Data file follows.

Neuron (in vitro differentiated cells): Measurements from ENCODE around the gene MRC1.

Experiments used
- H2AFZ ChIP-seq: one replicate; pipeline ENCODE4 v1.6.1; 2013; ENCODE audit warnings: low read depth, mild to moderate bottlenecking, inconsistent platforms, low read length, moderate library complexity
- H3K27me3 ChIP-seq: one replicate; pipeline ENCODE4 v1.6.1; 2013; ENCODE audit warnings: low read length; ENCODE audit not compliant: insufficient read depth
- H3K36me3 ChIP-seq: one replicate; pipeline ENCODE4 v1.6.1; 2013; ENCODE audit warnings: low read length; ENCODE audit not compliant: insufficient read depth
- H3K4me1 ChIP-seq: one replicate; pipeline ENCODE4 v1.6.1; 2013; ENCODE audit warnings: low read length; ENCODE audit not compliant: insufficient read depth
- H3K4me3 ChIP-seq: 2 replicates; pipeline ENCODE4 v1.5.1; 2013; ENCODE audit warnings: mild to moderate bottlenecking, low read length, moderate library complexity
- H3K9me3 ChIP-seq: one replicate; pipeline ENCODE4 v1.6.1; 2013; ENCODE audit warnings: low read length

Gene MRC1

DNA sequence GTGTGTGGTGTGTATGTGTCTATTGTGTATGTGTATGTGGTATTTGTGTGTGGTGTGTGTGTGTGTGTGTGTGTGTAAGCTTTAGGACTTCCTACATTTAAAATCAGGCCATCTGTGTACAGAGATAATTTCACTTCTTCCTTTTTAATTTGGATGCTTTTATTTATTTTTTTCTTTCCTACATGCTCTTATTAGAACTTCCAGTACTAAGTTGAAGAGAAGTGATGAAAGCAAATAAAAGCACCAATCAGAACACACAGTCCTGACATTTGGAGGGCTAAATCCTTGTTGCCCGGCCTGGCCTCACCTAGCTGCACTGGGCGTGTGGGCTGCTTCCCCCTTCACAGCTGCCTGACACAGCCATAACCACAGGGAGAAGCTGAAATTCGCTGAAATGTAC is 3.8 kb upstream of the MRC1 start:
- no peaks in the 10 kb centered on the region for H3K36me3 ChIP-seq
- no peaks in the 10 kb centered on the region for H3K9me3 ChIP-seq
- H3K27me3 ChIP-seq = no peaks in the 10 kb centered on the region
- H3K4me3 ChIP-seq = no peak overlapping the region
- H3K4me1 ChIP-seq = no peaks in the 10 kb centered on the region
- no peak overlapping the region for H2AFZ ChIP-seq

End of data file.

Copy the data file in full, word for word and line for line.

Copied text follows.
Neuron (in vitro differentiated cells): Measurements from ENCODE around the gene MRC1.

Experiments used
- H2AFZ ChIP-seq: one replicate; pipeline ENCODE4 v1.6.1; 2013; ENCODE audit warnings: low read depth, mild to moderate bottlenecking, inconsistent platforms, low read length, moderate library complexity
- H3K27me3 ChIP-seq: one replicate; pipeline ENCODE4 v1.6.1; 2013; ENCODE audit warnings: low read length; ENCODE audit not compliant: insufficient read depth
- H3K36me3 ChIP-seq: one replicate; pipeline ENCODE4 v1.6.1; 2013; ENCODE audit warnings: low read length; ENCODE audit not compliant: insufficient read depth
- H3K4me1 ChIP-seq: one replicate; pipeline ENCODE4 v1.6.1; 2013; ENCODE audit warnings: low read length; ENCODE audit not compliant: insufficient read depth
- H3K4me3 ChIP-seq: 2 replicates; pipeline ENCODE4 v1.5.1; 2013; ENCODE audit warnings: mild to moderate bottlenecking, low read length, moderate library complexity
- H3K9me3 ChIP-seq: one replicate; pipeline ENCODE4 v1.6.1; 2013; ENCODE audit warnings: low read length

Gene MRC1

DNA sequence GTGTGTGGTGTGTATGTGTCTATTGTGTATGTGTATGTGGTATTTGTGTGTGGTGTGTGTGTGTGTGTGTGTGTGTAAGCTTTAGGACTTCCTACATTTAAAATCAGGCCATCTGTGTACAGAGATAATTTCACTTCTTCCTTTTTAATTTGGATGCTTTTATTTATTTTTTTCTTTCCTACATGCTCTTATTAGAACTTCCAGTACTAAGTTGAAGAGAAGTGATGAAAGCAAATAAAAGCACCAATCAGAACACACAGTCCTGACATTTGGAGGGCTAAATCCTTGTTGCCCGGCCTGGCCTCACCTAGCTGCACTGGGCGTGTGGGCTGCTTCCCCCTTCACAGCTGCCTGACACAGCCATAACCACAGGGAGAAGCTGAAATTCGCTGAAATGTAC is 3.8 kb upstream of the MRC1 start:
- no peaks in the 10 kb centered on the region for H3K36me3 ChIP-seq
- no peaks in the 10 kb centered on the region for H3K9me3 ChIP-seq
- H3K27me3 ChIP-seq = no peaks in the 10 kb centered on the region
- H3K4me3 ChIP-seq = no peak overlapping the region
- H3K4me1 ChIP-seq = no peaks in the 10 kb centered on the region
- no peak overlapping the region for H2AFZ ChIP-seq